All patients aged ≤18 years or younger who underwent orbital biopsy at King Khaled Eye Specialist Hospital (KKESH) from January 2000 to December 2013 were included. The pathology files listed with the final recorded histopathological diagnosis, which was carried out at KKESH, were reviewed. A single pathologist at the Pathology Department of KKESH reviewed all histopathological slides for confirmation of the final tissue diagnosis. A specially designed data collection sheet (Appendix 1) was used and completed during detailed reviews of the medical records including the demographic information (age, sex, nationality, and city), initial clinical presentation (date of initial presentation, affected side, symptoms, duration of symptoms), medical and surgical history, family history, clinical examination findings, and provisional clinical diagnosis. Lesions confined to the eyelid, conjunctiva, and intraocular lesions were excluded. However, lesions originating from the orbit and extending to involve the eyelid or conjunctiva were included in the study. We also included intraocular lesions with orbital involvement and metastatic lesions to the orbit.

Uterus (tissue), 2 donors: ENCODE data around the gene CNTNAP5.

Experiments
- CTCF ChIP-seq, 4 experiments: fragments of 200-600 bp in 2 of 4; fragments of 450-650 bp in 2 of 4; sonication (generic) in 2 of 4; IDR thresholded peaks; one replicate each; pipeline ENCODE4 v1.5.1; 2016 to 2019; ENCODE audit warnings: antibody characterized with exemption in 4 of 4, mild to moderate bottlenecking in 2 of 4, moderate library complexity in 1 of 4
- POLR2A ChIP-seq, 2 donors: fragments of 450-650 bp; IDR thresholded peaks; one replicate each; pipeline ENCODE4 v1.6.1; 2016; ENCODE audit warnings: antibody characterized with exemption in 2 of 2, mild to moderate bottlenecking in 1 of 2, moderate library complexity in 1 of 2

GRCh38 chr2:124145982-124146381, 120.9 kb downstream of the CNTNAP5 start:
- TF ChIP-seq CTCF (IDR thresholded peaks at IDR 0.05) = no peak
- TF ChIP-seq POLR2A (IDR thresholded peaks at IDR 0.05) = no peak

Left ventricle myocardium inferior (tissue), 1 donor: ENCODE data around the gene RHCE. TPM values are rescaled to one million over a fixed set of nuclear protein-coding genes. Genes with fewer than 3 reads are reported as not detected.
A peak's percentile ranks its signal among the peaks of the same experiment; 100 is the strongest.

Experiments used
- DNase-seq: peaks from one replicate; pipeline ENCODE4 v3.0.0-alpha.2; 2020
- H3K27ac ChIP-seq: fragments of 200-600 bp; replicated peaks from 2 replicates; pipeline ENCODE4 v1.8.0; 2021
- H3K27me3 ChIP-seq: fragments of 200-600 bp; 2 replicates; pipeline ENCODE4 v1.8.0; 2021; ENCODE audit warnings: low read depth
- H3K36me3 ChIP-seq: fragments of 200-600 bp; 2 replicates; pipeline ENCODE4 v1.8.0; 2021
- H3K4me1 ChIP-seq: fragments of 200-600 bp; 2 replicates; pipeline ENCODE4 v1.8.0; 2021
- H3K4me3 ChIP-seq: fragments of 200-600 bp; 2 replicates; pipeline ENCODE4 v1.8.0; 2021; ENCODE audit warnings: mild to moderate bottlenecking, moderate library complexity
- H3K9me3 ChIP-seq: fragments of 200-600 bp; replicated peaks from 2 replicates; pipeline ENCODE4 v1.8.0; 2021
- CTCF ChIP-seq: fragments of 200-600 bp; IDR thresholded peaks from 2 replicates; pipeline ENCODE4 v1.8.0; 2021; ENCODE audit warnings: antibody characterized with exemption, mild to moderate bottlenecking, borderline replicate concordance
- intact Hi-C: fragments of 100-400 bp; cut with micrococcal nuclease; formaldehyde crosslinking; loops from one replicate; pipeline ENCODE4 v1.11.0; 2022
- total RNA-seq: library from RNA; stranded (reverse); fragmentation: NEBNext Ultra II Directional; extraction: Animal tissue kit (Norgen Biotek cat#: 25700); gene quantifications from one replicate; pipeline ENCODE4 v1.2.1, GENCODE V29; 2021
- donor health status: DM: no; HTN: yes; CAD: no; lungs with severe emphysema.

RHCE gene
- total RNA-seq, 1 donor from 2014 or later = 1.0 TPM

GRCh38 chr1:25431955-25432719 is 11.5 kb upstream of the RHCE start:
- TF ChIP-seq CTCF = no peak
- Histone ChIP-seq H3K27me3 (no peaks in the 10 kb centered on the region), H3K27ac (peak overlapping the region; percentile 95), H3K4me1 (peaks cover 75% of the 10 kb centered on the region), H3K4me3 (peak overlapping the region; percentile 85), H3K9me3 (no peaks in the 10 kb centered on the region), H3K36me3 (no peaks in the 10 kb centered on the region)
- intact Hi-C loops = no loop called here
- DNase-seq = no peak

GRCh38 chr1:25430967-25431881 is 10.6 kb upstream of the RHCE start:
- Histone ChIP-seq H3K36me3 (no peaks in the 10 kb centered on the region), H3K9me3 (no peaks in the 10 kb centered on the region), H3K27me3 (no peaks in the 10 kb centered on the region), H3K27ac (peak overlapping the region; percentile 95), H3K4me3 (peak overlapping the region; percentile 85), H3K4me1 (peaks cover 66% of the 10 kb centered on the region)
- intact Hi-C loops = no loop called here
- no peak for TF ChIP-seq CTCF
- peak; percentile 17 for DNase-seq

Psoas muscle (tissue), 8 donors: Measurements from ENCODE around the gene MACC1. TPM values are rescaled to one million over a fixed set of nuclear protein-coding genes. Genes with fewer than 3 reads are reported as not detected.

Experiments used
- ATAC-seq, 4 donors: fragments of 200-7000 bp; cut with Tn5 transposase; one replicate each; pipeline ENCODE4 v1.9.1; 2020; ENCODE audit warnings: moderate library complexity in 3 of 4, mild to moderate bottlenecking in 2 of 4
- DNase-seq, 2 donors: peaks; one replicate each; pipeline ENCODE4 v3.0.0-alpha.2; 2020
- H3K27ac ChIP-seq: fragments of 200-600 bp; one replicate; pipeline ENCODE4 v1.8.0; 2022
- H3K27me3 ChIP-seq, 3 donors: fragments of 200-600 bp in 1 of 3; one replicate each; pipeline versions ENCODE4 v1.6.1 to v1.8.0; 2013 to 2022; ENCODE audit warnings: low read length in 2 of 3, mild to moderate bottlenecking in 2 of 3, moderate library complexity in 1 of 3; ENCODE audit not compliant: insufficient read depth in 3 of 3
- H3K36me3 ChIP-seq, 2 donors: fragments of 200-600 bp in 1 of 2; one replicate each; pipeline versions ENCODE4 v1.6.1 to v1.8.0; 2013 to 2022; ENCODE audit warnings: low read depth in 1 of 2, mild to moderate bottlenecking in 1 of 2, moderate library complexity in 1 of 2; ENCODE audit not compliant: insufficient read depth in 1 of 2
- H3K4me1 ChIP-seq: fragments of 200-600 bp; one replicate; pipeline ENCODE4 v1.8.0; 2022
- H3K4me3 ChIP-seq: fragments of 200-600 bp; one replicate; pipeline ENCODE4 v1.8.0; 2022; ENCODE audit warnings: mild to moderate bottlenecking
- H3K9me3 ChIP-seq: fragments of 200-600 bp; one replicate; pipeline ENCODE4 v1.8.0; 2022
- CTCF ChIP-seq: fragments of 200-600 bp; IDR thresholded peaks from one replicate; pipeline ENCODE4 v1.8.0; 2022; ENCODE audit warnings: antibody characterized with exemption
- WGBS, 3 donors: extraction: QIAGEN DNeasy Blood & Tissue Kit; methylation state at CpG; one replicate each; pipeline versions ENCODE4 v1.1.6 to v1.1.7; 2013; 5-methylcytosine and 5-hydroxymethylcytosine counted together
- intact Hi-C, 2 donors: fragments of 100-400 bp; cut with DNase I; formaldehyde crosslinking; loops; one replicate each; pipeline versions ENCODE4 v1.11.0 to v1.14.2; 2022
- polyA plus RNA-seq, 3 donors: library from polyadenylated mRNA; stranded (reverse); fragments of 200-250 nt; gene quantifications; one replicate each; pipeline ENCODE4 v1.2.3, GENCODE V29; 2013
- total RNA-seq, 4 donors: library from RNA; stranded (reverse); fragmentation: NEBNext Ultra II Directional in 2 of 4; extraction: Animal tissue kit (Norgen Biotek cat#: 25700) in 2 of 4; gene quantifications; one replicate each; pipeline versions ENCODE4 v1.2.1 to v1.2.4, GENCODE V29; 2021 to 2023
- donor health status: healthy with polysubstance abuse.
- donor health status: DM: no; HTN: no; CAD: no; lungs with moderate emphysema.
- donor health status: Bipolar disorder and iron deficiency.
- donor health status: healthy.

Using a modification of a classification of orbital tumors published earlier by the Shields’ study [1], the diagnosis was categorized under one of the major groups of lesions (cystic, vasculogenic, rhabdomyosarcoma, lymphoproliferative, histiocytic, fibrocytic, osseous/fibro-osseous/cartilaginous, peripheral nerve tumors, optic nerve tumors, infantile/embryonic, secondary, and metastatic). Each major category was given a numeric code with a letter code for the subcategories. The code was used to allow ease of matching the final histopathological diagnosis with the provisional clinical diagnosis.

Descriptive analysis of the data was performed and percentages and 95% CI reported. Chi-square analysis for the percentage distribution of the 107 classified lesions type in our report versus other comparable large series reported elsewhere and one-way analysis of variance (ANOVA) to test the significance of the duration of symptoms among patients referred from different provinces were conducted.